Nelson ] argues that the second company does not have the incentive to advertise in this way because advertising is an investment. Advertising expenditures, Nelson argues, must be justified not only on the basis of added current sales but also on the basis of additional future sales.
Hence, companies with inferior products will not be willing to make large investments in advertising because that advertising can only increase current sales. Once product trial has occurred, consumers will realize that the product is inferior and future sales will not be improved through advertising. Only companies with superior products will be willing to invest heavily in advertising because only these companies will enjoy repeat purchases which follow the initial advertising-inspired purchase.
Nelson 's argument, of course, fails if type 3 consumers exist. His argument is compelling as long as consumers learn. Learning prevents making a mistake twice and, hence, encourages only companies who expect repeat purchases to invest heavily in convincing consumer to make an initial purchase. Type 3 consumers never learn so encouraging initial purchases by these consumers does not preclude future purchases even when the product does not possess the quality.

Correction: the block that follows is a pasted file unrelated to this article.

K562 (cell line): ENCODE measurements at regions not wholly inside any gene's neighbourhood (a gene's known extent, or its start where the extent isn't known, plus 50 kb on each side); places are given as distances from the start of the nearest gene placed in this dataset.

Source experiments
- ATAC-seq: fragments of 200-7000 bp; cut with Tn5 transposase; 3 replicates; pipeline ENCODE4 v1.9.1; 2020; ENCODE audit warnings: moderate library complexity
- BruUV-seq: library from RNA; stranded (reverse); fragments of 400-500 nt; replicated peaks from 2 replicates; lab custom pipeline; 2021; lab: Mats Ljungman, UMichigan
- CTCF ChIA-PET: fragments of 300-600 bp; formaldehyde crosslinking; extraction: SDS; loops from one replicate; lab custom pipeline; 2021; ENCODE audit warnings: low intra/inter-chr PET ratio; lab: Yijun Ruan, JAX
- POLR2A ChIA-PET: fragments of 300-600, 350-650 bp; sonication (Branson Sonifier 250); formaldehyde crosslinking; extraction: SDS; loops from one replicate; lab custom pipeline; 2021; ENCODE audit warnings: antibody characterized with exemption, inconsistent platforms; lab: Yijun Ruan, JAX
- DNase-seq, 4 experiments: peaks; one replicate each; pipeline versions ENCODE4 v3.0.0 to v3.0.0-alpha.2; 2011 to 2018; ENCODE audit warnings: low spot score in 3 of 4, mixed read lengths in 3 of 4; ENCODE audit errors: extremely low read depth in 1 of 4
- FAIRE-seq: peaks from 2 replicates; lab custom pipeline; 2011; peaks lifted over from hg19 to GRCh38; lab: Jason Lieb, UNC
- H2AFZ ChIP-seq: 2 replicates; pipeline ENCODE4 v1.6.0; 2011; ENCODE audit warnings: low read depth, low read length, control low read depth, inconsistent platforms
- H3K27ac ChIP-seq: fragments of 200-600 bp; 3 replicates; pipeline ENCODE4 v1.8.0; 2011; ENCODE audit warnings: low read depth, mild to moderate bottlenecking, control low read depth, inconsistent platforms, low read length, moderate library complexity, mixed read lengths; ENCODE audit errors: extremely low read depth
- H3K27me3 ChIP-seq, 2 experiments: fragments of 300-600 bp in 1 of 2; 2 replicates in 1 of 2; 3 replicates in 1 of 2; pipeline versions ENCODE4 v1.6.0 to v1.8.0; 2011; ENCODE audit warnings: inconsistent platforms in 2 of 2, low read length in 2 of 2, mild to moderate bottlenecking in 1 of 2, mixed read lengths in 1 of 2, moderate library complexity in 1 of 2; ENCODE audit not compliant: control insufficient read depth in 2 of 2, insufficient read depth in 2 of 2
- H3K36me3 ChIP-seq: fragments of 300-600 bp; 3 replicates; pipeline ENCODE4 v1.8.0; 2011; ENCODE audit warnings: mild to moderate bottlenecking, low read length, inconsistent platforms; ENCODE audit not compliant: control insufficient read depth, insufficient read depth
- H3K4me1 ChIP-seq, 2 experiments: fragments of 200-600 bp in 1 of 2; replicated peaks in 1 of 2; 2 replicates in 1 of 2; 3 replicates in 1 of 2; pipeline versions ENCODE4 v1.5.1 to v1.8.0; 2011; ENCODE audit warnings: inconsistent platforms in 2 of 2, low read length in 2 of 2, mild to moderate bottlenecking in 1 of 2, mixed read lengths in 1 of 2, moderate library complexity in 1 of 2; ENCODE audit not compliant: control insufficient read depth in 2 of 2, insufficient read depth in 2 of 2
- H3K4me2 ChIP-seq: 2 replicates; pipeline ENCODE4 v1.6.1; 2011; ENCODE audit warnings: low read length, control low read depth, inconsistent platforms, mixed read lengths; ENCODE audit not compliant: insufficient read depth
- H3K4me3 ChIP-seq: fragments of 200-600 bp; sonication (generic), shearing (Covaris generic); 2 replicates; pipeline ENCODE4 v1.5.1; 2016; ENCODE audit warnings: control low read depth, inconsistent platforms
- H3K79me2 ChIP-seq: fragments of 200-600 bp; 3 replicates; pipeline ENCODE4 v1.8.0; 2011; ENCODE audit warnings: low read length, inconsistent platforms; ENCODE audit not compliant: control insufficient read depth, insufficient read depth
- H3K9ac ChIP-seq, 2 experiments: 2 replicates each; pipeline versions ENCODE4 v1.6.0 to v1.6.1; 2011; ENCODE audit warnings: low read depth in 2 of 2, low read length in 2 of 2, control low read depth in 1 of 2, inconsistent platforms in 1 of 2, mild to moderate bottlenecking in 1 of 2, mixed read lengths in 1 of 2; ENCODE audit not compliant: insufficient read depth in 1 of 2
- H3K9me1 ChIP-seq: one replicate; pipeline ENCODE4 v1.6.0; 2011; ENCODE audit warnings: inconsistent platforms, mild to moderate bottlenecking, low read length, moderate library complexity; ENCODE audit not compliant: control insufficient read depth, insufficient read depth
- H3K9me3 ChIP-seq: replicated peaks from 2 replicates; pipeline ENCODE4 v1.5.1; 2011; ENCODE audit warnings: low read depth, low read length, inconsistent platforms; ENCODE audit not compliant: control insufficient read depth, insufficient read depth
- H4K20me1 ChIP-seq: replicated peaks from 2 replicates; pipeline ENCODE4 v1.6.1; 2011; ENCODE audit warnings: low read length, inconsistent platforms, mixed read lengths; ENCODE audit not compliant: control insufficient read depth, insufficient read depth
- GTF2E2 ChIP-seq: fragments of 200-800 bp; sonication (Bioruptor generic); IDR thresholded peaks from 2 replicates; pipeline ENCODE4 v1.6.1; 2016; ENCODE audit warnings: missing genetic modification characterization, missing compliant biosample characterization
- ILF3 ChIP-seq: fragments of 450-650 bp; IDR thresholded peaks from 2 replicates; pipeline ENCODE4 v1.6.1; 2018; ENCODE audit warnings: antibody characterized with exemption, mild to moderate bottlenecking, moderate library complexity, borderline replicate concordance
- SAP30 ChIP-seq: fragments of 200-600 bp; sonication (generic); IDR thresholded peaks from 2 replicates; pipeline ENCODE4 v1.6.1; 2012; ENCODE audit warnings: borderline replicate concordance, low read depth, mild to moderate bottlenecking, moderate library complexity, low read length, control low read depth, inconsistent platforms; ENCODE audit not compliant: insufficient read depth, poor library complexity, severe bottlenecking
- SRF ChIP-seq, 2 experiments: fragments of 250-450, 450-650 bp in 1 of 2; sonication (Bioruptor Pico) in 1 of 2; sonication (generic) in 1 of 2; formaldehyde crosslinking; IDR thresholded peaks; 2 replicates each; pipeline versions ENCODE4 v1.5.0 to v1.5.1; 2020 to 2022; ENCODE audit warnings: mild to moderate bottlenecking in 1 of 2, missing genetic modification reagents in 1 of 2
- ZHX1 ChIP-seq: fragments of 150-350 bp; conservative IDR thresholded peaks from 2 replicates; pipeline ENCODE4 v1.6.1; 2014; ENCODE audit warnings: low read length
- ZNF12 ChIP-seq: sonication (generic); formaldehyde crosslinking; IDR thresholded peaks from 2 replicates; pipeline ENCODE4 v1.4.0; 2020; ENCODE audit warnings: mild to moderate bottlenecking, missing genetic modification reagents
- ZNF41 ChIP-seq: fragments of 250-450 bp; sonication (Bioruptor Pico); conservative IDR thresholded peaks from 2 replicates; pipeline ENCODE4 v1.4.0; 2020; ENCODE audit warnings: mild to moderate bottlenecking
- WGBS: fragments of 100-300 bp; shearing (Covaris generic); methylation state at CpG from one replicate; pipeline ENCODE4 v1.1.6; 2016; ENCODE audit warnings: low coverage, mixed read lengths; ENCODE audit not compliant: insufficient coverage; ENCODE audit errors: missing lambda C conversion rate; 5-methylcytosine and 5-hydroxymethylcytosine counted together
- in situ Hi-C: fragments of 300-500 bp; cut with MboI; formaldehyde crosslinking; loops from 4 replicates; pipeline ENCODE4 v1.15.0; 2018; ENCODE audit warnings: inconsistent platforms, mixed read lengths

Rather than making the tautological argument that the company with the quality product will have the convincing advertising, we will merely allow a company's advertising to make consumers aware of the company's brand. Therefore, the company offering the quality product will sell the quantity of its product given by equation For expositional purposes, we will assume that awareness levels are quadratically related to advertising expenditures.
That is, it takes A squared dollars to achieve an awareness level of A. In order to simplify the mathematics, we further assume that type 1 and type 3 consumers are divided evenly between the two brands, i.